Page last updated: Tuesday, November 18, 2008
Alcohol and lung cancer risk
Light to moderate drinking of alcoholic beverages does not appear to increase the risk of lung cancer, according to a study that involved more than 9,000 people over two generations.

The study, published in the Journal of the National Cancer Institute, found that people who consume one to two alcoholic drinks a day have no greater chance of developing lung cancer than do non drinkers.

Data from the study was adjusted so that the effects of smoking, known to be the major cause of lung cancer, were statistically eliminated as a factor in the conclusion.

Dr. Luc Djousse of Boston University School of Medicine, the first author of the study, said his group used data from the famed Framingham, Mass., study that followed the health of thousands of participants since 1948. The research also includes data from the Framingham Offspring Study, which started in 1971 and involves children of the original study participants.

For the lung cancer study, Djousse and his co-authors examined health and survey data from 4,265 subjects in the original Framingham study, and 4,973 from the offspring study.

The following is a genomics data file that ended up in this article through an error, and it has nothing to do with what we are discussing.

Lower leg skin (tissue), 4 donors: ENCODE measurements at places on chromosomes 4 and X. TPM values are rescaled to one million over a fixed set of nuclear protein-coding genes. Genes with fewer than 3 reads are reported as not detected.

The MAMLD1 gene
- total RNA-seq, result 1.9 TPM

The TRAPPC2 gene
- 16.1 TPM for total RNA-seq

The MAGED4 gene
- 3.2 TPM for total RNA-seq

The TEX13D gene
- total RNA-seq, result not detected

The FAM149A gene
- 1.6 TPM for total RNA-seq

Researchers found 269 cases of lung cancer among the study participants. They were matched by age, gender and smoking history with participants who were not diagnosed with lung cancer. The researchers then compared the drinking habits of the group and concluded that light to moderate alcohol consumption was not a factor in the cancers.

Djousse found that the subcategory ‘offspring who drank more than two drinks (12g) a day’ showed an increased risk of lung cancer. The incidence of cancer in this group was double that of the nondrinkers of the same age, smoking history and gender.

SOURCE: Djoussé L et al. Alcohol Consumption and Risk of Lung Cancer: The Framingham Study. J Natl Cancer Inst 2002;94:1877-82.

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